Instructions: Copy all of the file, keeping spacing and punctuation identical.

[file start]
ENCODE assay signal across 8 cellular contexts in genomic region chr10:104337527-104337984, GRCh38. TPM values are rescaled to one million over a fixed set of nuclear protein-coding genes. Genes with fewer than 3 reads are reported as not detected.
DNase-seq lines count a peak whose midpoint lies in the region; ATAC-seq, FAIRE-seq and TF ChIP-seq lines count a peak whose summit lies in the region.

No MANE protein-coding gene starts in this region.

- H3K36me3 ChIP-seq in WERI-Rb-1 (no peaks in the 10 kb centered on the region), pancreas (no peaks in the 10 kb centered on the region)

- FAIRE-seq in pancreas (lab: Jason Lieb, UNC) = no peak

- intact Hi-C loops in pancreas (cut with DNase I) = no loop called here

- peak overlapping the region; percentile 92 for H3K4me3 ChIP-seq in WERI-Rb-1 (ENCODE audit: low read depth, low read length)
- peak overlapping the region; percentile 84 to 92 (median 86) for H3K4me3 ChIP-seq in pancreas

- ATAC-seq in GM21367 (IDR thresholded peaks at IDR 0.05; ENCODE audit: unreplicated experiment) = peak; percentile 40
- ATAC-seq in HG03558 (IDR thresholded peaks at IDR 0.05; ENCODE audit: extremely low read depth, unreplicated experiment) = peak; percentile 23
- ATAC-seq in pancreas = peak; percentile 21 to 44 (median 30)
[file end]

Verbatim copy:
ENCODE assay signal across 8 cellular contexts in genomic region chr10:104337527-104337984, GRCh38. TPM values are rescaled to one million over a fixed set of nuclear protein-coding genes. Genes with fewer than 3 reads are reported as not detected.
DNase-seq lines count a peak whose midpoint lies in the region; ATAC-seq, FAIRE-seq and TF ChIP-seq lines count a peak whose summit lies in the region.

No MANE protein-coding gene starts in this region.

- H3K36me3 ChIP-seq in WERI-Rb-1 (no peaks in the 10 kb centered on the region), pancreas (no peaks in the 10 kb centered on the region)

- FAIRE-seq in pancreas (lab: Jason Lieb, UNC) = no peak

- intact Hi-C loops in pancreas (cut with DNase I) = no loop called here

- peak overlapping the region; percentile 92 for H3K4me3 ChIP-seq in WERI-Rb-1 (ENCODE audit: low read depth, low read length)
- peak overlapping the region; percentile 84 to 92 (median 86) for H3K4me3 ChIP-seq in pancreas

- ATAC-seq in GM21367 (IDR thresholded peaks at IDR 0.05; ENCODE audit: unreplicated experiment) = peak; percentile 40
- ATAC-seq in HG03558 (IDR thresholded peaks at IDR 0.05; ENCODE audit: extremely low read depth, unreplicated experiment) = peak; percentile 23
- ATAC-seq in pancreas = peak; percentile 21 to 44 (median 30)